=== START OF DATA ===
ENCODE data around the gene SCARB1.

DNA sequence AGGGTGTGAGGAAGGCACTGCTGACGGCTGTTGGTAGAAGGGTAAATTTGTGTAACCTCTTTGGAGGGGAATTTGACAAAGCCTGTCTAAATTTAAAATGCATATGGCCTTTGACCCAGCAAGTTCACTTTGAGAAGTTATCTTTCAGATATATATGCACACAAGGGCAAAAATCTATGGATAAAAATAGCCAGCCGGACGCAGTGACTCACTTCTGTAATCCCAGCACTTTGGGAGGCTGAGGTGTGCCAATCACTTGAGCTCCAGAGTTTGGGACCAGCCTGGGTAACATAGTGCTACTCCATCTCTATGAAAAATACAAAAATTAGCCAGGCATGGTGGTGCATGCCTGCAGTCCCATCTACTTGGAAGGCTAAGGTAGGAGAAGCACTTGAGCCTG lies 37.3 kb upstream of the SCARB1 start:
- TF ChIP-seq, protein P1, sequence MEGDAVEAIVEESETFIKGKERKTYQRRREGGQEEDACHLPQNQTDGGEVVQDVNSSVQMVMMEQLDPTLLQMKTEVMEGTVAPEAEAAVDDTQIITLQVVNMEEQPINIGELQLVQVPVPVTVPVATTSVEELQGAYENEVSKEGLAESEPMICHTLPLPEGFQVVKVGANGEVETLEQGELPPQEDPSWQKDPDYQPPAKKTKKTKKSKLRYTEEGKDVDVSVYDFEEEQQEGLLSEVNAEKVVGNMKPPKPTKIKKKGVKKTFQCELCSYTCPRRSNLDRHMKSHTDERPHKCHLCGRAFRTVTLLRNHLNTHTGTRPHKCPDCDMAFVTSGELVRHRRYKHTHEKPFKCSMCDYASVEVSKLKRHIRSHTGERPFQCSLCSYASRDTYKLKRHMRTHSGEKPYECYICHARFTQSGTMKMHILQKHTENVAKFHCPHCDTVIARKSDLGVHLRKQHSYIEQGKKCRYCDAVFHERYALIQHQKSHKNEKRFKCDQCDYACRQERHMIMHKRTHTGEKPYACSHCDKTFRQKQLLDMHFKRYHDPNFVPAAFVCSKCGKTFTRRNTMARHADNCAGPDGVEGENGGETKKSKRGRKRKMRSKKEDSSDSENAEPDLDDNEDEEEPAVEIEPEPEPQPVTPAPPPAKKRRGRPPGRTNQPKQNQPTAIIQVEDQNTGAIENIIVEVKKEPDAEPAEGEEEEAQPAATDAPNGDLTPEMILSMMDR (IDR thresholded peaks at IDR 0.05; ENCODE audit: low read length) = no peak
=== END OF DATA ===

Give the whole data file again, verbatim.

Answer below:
ENCODE data around the gene SCARB1.

DNA sequence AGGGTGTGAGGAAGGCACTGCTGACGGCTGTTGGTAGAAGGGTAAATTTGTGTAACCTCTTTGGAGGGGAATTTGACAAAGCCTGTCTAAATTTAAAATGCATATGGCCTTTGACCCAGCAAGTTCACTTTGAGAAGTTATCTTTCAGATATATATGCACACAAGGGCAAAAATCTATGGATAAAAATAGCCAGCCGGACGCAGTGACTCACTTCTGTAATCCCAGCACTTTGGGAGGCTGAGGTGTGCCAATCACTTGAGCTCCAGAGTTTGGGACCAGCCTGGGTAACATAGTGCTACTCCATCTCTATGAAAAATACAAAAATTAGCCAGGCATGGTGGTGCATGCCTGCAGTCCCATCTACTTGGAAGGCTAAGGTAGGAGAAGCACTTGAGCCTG lies 37.3 kb upstream of the SCARB1 start:
- TF ChIP-seq, protein P1, sequence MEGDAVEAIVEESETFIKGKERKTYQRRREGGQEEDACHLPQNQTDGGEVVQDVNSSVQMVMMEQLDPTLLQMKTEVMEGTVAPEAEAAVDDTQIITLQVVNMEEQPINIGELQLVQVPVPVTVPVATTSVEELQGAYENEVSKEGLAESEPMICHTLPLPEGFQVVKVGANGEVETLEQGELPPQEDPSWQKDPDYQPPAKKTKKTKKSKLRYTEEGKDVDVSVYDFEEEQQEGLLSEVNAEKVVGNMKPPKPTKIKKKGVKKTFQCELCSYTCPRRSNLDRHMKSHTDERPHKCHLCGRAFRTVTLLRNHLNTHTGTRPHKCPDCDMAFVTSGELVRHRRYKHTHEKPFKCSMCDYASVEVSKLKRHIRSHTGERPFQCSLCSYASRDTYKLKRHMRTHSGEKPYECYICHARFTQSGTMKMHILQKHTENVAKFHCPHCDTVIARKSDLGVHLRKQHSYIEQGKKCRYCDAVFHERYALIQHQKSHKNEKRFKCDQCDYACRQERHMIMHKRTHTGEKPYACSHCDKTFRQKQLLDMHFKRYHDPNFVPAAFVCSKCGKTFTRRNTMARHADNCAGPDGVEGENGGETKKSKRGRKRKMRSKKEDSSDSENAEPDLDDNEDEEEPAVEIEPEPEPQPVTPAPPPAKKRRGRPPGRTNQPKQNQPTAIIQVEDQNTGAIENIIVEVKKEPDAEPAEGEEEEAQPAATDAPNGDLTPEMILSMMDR (IDR thresholded peaks at IDR 0.05; ENCODE audit: low read length) = no peak